Protecting your brand: Madrid Protocol 101

Protecting your brand: Madrid Protocol 101 article image

An Australian trade mark registration provides protection for your brand in Australia only. While that may be helpful in Australia, it is advisable to secure registration for your trade marks in each country where you do business, including countries where your goods are manufactured, and countries where your goods are sold or services provided. Many of Australia s trading partners are members of the Madrid Protocol, including China, Korea, Japan, Singapore, the United States of America, and countries in the European Union. As a general rule of thumb, if you wish to protect your brands through trade mark registration in three or more of these territories, it will best be done through an International Registration filed using the Madrid Protocol. What is the Madrid Protocol? The Madrid Protocol is a treaty providing for a centralized system of trade mark registration. It allows for a trade mark to be protected in numerous countries with just one application and resulting registration. This can provide for cheaper and simpler management of your trade mark portfolio. For example, the application will attract just one set of fees, and changes to ownership of the registration or attendance on its renewal can be completed with a single request instead of multiple forms to different Trade Marks Offices. This can result in savings at the time of launch, and also in reducing subsequent maintenance costs. Requirements for filing Although administered through the World Intellectual Property Organization (WIPO), the initial paperwork for a filing can be lodged locally with the Australian Trade Marks Office and official fees paid in Australian dollars. The application for International Registration needs to be based on an Australian trade mark application or registration. This is referred to as the basic trade mark. It can be a long established Australian registration, an application filed immediately prior to the filing of the International Registration, or anything in between. The International Registration must have the same owner, be for the same mark and claim the same or only some of the goods and/or services covered by the basic trade mark. It is advisable to have the application for an International Registration prepared and filed by a professional experienced in such matters, such as a trade mark attorney, as certain amendments are not permitted once the application has been filed and there are deadlines to monitor and meet. Registration process Once an application for an International Registration has been lodged with the Australian Trade Marks Office, it is checked for formalities and, if all is in order the application is forwarded to WIPO where it undergoes further formalities and classification checks. Then, once all is in order, a Certificate for the International Registration is issued. This is a misnomer, as at this stage no registration rights have been secured. Rights are only granted once protection for the International Registration has been extended to designated countries. This usually occurs after national examination processes.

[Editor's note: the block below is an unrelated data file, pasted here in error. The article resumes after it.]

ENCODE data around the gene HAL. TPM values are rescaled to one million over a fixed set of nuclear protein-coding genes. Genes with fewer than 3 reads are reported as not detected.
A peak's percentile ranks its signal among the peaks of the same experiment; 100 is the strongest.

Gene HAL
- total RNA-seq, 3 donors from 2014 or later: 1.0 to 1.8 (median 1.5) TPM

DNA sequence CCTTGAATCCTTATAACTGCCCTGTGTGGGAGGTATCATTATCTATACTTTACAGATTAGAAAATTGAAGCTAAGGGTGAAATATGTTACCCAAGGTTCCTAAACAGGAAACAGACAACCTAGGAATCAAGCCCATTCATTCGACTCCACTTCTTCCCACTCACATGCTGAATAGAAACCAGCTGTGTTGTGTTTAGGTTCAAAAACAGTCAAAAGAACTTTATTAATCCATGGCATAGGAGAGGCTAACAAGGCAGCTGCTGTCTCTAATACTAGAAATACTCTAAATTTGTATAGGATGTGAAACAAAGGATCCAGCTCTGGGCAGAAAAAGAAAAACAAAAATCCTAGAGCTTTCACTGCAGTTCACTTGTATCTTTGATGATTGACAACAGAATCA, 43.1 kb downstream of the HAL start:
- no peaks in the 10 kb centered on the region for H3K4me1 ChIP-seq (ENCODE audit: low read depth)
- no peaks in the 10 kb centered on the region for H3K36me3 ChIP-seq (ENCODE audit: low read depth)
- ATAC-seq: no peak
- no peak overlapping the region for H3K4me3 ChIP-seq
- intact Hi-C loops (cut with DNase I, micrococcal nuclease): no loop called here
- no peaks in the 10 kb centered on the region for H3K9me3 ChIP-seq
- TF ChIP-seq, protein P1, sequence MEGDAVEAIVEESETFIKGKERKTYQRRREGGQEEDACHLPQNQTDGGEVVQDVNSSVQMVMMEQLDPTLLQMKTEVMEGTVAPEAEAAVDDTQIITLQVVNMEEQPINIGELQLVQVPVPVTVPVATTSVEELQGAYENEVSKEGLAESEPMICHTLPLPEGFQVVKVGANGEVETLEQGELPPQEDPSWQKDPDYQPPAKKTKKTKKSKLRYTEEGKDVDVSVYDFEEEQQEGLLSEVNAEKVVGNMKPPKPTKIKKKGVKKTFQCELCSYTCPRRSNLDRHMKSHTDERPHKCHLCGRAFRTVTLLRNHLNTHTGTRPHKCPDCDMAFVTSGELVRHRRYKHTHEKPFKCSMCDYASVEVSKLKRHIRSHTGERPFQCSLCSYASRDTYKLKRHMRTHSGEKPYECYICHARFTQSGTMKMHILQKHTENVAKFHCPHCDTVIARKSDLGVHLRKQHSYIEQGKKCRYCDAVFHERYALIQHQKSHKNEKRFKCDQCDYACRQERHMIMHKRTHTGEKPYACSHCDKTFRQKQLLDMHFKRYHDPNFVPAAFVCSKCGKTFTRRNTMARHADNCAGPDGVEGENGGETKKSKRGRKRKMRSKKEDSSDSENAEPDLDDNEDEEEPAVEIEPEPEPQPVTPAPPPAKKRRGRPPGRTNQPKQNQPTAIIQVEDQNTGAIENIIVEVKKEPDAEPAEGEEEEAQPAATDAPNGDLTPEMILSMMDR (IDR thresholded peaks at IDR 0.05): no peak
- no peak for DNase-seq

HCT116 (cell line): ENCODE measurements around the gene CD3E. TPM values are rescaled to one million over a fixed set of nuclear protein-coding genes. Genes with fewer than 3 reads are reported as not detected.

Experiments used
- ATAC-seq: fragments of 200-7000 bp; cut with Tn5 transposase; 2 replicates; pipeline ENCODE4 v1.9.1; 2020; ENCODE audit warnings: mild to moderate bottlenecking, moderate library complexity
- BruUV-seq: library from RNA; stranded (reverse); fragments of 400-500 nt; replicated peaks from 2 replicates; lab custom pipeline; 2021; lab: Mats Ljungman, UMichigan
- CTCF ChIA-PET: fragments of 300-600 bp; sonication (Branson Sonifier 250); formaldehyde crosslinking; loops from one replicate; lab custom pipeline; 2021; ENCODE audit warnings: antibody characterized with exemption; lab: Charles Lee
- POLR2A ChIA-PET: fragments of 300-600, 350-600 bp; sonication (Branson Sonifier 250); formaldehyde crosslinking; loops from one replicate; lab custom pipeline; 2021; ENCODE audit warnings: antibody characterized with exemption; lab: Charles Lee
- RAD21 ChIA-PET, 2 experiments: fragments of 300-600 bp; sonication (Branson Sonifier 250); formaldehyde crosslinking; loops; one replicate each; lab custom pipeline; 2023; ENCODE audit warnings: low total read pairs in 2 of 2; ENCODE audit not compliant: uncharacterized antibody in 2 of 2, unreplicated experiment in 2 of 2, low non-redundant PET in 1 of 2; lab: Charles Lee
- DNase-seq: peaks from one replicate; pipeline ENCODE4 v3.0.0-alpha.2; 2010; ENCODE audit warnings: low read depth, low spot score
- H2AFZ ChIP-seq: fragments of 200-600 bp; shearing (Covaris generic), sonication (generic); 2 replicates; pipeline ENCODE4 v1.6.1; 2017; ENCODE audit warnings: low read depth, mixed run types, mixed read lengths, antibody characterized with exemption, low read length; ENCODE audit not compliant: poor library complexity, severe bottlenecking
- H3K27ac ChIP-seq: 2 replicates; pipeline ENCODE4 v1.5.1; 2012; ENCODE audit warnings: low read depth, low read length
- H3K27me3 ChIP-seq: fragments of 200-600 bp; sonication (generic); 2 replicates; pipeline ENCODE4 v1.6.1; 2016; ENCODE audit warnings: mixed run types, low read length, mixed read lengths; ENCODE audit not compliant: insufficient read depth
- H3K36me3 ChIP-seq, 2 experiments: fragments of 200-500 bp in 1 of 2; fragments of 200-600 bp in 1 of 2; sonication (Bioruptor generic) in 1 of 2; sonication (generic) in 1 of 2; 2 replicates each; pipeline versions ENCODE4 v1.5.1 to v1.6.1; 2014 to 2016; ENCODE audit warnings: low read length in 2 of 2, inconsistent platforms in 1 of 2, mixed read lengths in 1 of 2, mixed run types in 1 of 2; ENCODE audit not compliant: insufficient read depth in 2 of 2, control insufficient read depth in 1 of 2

WIPO sends the details of the International Registration to each of the relevant Trade Marks Offices, which then treat the International Registration in much the same way as they would a nationally filed application. Each national Trade Marks Office has its own requirements for registration. Where no objections are made by the Trade Marks Office, and no opposition is filed by a third party, the International Registration can proceed to protection in that particular country without any further action being taken. Where objections are raised, the applicant has the option of responding to the objections or taking no further action. Sometimes an objection is made in respect of only some of the goods and/or services claimed. In some countries, like Australia, even where no response is filed, in the absence of opposition from a third party protection for an International Registration will automatically be extended to all of the other goods and services. If a response is to be filed, an address for service in the relevant designated country will be required. You will need a trade mark attorney on the ground and Australian attorneys have access to associates worldwide. International Registrations are afforded the same rights as nationally filed applications. The protection provided by an International Registration runs for a term of 10 years from the date of its filing and can be renewed indefinitely on payment of the appropriate fees. It is possible to add further countries to the International Registration as your business grows and/or as more countries join the treaty. For example, preparation is currently being made for New Zealand to join the Madrid Protocol. Dependency period It should be noted that the International Registration is dependent on the Australian application or registration on which it was based for a period of five years after the filing date of the International Registration. Accordingly, owners of International Registrations should ensure that the basic trade mark is not compromised during the five-year dependency period. Otherwise, the International Registration risks cancellation, for example, through a failure to renew the basic mark or through a successful removal action for non-use. There is an increased risk when basing an International Registration on an Australian application because if the application does not proceed to registration, the International Registration will be cancelled. In the event of a cancellation there is, however, a limited time in which it is possible to transform the International Registration into corresponding national applications or registrations. When to act An application for an International Registration can be made anytime once a basic trade mark is in place. Where the International Registration is filed within six months of the filing of the basic trade mark, it can receive the benefit of the basic trade mark’s priority date. This effectively backdates the filing date of the International Registration, and this strategy of claiming convention priority can be used to spread filing costs between an initial, national filing and an International Registration. This strategy can also be used to assess the prospects of an Australian application before committing to an International Registration for the same mark. The Australian Trade Marks Office currently examines applications within four-to-five months of filing; however, this period can be shortened to one-to-two months by applying to have the examination expedited on the basis of wishing to file a corresponding application overseas. The best way to assess the availability of your chosen trade mark and the likelihood of your Australian application or International Registration proceeding to registration is by conducting a thorough clearance search. This involves an assessment of pre-existing rights and is best conducted by a professional advisor before you launch a new brand. Securing registration for your brands in all relevant markets is an important step in protecting your business. This is often best done through an International Registration, which can streamline the process for obtaining and maintaining these rights and can achieve this in the most cost-effective and expedient manner.